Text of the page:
10:22 PM  
Anonymous Alias: "Cutiepie" Johnson said...

That's a standard conservative response -- their hypocrisy, lying, distortion, doesn't really matter. The ends justify the means, and so on.

When they imply that Dan Rather or Aaron Brown is guilty of such things, then it becomes very relevant.

2:52 PM  
Anonymous Anonymous said...

someone seriously needs to explain the difference to these bloggers between straight newscasts, ala rather, and the more frequent cable news magazine type of thing, like defunct crossfire, everything on fox, even meet the press to an extent.

rather's mistake was twofold. first he is a newsman and is supposed to represent the news, not opinion. and second, his timing before an election made him look horrible.

lying is never "right". whatever, the blogger retort "typical conservative response" shows a lack of understanding and intelligence on the part of the blogger writing it.

4:35 PM  
Anonymous Anonymous said...

Rather: Made a mistake that was later deemed not "politically biased." Rather apologized, btw.

Novak: Lies about Kerry. Broke the law by outing a CIA agent. Never apologizes for anything.

Yes, Novak is a opinion writer and Rather was a straight newsman. And like the above blogger said, lying is lying.

But lying implies that you know the truth, but don't care. What was apparent in the Rather 60 Minutes piece was that he thought he was telling the truth at the time of the report, and very transparently, for several days thereafter.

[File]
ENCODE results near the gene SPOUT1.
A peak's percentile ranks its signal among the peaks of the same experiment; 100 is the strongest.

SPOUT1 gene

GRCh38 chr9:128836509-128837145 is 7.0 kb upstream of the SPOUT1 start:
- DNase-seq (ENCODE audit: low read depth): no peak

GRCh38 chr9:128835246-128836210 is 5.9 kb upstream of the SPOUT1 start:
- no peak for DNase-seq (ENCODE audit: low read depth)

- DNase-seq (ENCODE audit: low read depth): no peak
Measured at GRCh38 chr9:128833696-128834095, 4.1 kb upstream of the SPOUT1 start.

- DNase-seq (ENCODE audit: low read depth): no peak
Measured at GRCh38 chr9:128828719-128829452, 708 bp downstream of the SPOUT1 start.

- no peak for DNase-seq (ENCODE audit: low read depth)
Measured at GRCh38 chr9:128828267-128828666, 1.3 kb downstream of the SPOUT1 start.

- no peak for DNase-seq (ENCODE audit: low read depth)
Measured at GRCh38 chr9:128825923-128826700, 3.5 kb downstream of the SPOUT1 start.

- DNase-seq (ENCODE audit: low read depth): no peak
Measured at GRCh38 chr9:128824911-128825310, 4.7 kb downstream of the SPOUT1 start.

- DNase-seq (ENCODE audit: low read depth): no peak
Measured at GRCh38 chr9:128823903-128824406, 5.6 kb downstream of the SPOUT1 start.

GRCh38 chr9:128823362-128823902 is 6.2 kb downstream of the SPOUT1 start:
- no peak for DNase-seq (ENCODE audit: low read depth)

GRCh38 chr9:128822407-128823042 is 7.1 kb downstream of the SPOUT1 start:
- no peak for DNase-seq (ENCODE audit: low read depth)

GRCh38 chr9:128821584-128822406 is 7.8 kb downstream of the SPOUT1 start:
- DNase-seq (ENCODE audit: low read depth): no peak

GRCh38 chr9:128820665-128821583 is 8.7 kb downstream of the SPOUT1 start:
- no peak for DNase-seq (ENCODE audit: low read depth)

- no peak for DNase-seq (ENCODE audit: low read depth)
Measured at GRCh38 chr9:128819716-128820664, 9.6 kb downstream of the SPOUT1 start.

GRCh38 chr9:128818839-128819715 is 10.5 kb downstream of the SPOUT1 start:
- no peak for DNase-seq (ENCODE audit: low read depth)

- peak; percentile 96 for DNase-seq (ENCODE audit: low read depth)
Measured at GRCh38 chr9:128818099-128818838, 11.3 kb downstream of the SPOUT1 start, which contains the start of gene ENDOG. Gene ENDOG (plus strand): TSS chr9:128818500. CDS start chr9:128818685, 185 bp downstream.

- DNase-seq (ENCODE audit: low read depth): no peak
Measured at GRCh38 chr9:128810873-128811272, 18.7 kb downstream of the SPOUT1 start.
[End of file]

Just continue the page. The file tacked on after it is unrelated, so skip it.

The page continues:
What can Novak say? That he didn't know that Kerry was outspoken on the issue during the campaign? I guess that would make him ignorant.

Fine, he and O'Beirne are ignorant -- at least on this ussue.

But is it irrelevant? Hardly. Novak and O'Beirne are paid to provide opinions -- opinions based on a series of facts. When they start providing opinions on a series of lies (or based on ignorance of the truth, if you prefer), then CNN has to decide whether a) they should ask Novak and O'Beirne to step down, b) they should ask Novak and O'Beirne to be better prepared or c) they should ask Novak and O'Beirne to retract their incorrect statements.

Capital Gang may be an opinion show, but it's on a news network. CNN can do better in serving the public discourse.

5:51 PM  
Anonymous Anonymous said...

I do not generally disagree with anything you say above. You can call novak whatver you like. i dont like him, never have. there are many like him on both sides of the aisle and i dont like any of them. As far as these opinion shows, there is an interesting phenomenon going on relating to cable news. these shows have become the norm and i have to believe this is because in a 24 hr a day news cycle, not having them would equate to no viewership. When CNN was the lone 24 hr channel, they could get away with it but now with competition..... i guess i hold the actual news (on cable or otherwise) in far higher regard than these roundtable crapshoots (basically people yelling at one another). My opinion.

Interesting point you raise about the definition of lying (which i agree with): Was GWB a liar about the premise for going into iraq? In other words, using your definition, did he have the knowledge at that time that there were no wmds. and then using that knowledge, intentionally make up a story to the public to sell the war?

I say this because if Bush does fit your definition, you have to believe he knew this info. And if he does not fit that definition, then every liberal based media outlet in the country has been using the wrong definition of lying for their own political purposes.

3:58 PM